The French government has launched a “massive and unprecedented” wave of measures to combat what it calls religious “extremism”, Interior Minister Gerald Darmanin has said, adding that 76 mosques are suspected of “separatism”.
Darmanin said on Thursday: “In the coming days, checks will be carried out on these places of worship. If ever these doubts are confirmed, I will ask for their closure.”
He also said 66 undocumented migrants suspected of “radicalisation” had been deported.
President Emmanuel Macron’s government has responded to several deadly attacks in recent weeks with a promise to crack down on what Darmanin has said is “the enemy within”.
76 mosquées sont aujourd’hui soupçonnées de séparatisme.
Dans les prochains jours, des contrôles vont être menés sur ces lieux de culte.
Si jamais ces doutes sont confirmés, je demanderai leur fermeture. pic.twitter.com/Mq8DGnB2Pr
— Gérald DARMANIN (@GDarmanin) December 3, 2020
In October, Macron laid out a plan to tackle what he termed “Islamist separatism”, as he described Islam as a religion in crisis across the world – comments that upset Muslims in France and globally.
France is home to the largest Muslim minority population in Europe, and some fear being collectively punished after a series of attacks in recent months.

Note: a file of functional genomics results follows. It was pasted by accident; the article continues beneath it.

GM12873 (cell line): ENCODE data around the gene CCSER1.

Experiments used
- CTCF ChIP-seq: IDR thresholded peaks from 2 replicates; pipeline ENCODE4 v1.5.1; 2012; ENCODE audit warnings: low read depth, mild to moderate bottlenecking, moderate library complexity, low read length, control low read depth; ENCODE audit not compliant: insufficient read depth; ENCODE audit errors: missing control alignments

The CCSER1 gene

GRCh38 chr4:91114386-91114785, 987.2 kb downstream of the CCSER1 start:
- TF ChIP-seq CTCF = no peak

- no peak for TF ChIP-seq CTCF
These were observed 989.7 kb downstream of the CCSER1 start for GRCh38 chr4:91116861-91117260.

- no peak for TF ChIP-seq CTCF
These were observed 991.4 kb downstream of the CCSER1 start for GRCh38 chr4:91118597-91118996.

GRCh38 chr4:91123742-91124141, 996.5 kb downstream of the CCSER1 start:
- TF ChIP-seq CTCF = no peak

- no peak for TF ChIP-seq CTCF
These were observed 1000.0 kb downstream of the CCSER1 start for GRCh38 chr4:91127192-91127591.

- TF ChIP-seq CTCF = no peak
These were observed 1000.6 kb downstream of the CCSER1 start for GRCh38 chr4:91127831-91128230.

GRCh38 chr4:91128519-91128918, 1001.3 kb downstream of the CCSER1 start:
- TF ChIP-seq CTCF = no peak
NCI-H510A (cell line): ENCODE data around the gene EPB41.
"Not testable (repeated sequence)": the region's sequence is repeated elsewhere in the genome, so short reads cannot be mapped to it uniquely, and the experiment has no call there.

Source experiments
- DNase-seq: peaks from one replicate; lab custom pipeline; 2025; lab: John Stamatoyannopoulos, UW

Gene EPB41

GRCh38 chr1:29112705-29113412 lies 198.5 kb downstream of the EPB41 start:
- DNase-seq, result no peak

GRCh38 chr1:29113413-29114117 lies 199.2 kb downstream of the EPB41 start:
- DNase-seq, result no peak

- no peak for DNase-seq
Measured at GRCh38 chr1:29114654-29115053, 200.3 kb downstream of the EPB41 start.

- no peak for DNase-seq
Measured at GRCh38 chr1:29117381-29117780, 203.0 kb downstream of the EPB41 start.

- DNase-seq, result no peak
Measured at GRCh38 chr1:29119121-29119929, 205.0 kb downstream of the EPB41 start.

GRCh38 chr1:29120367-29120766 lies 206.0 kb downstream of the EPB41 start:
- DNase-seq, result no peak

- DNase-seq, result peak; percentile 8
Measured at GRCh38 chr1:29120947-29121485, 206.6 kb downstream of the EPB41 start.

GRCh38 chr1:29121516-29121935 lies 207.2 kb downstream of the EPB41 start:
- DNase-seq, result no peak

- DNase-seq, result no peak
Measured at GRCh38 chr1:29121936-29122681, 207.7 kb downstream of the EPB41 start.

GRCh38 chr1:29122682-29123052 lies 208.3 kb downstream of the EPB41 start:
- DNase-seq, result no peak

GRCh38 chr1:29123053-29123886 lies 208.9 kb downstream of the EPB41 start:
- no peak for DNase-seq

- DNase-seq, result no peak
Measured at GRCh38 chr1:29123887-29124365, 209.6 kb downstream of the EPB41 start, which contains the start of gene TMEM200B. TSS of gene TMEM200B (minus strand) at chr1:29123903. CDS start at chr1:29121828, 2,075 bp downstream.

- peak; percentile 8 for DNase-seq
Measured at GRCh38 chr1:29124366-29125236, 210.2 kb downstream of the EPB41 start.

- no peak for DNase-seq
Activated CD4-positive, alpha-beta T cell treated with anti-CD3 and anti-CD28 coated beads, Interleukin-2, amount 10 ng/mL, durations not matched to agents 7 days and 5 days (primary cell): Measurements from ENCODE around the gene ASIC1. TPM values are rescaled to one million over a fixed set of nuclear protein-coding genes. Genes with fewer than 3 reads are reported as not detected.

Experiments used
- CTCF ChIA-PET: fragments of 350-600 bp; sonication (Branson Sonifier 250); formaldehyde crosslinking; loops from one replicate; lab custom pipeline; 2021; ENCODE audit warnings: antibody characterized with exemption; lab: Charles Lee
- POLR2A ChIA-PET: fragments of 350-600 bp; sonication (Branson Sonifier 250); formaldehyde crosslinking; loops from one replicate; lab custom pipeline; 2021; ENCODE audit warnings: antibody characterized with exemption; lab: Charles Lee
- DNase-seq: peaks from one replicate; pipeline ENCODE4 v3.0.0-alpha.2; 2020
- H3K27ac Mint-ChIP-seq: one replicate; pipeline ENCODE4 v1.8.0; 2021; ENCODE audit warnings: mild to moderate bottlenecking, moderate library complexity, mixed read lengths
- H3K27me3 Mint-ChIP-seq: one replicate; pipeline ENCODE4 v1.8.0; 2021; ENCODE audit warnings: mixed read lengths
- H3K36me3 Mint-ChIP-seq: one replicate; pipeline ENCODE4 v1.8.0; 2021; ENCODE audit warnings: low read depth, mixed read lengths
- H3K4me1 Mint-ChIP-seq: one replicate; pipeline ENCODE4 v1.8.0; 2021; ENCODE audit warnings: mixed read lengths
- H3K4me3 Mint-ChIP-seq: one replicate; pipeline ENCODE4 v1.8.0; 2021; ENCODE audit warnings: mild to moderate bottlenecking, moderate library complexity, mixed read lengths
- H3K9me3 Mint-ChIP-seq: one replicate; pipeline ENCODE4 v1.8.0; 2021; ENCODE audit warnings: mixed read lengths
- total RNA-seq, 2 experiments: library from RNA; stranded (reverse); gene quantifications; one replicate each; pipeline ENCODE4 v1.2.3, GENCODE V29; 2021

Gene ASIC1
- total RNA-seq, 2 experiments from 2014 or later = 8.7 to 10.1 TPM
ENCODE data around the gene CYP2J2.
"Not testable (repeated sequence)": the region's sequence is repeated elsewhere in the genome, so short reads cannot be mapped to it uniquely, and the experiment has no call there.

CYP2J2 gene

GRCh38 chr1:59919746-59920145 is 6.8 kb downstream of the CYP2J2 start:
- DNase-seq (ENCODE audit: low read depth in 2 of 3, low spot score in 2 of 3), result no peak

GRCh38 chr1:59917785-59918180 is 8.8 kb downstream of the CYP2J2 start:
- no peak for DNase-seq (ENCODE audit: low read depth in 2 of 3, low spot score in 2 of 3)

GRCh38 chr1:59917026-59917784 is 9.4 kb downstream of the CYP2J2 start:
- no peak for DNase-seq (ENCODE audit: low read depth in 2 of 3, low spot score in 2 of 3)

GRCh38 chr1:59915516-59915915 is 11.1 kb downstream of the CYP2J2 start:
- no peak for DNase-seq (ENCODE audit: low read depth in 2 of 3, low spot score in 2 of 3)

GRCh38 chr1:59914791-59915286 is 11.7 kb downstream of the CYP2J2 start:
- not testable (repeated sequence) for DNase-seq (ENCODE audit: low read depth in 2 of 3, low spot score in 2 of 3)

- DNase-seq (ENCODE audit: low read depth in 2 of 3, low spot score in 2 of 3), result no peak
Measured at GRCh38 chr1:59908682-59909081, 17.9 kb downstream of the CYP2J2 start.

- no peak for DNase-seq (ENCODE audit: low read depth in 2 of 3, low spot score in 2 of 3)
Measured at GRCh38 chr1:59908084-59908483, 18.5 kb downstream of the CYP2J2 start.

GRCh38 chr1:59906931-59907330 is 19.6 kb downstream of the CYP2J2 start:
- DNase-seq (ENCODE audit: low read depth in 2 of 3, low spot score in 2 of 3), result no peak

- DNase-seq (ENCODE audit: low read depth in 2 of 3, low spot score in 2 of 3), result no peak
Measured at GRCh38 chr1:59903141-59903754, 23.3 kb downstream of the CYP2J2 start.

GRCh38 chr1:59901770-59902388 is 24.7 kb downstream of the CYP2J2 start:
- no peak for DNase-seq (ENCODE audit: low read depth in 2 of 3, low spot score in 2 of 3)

On October 20, France ordered the temporary closure of a mosque outside Paris as part of a crackdown on people who are suspected of inciting hatred, after the killing of teacher Samuel Paty, who had shown his class caricatures of the Prophet Muhammad.
The Grand Mosque of Pantin, in a low-income suburb on the capital’s northeastern outskirts, had shared a video on its Facebook page before the attack that vented hatred against Paty, who was beheaded in broad daylight near his school.
France has also closed two organisations – the Muslim charity BarakaCity and a civil rights group which monitors hate crimes – the Collective Against Islamophobia in France (CCIF); both have refuted the government’s accusations that they harboured “radical” links.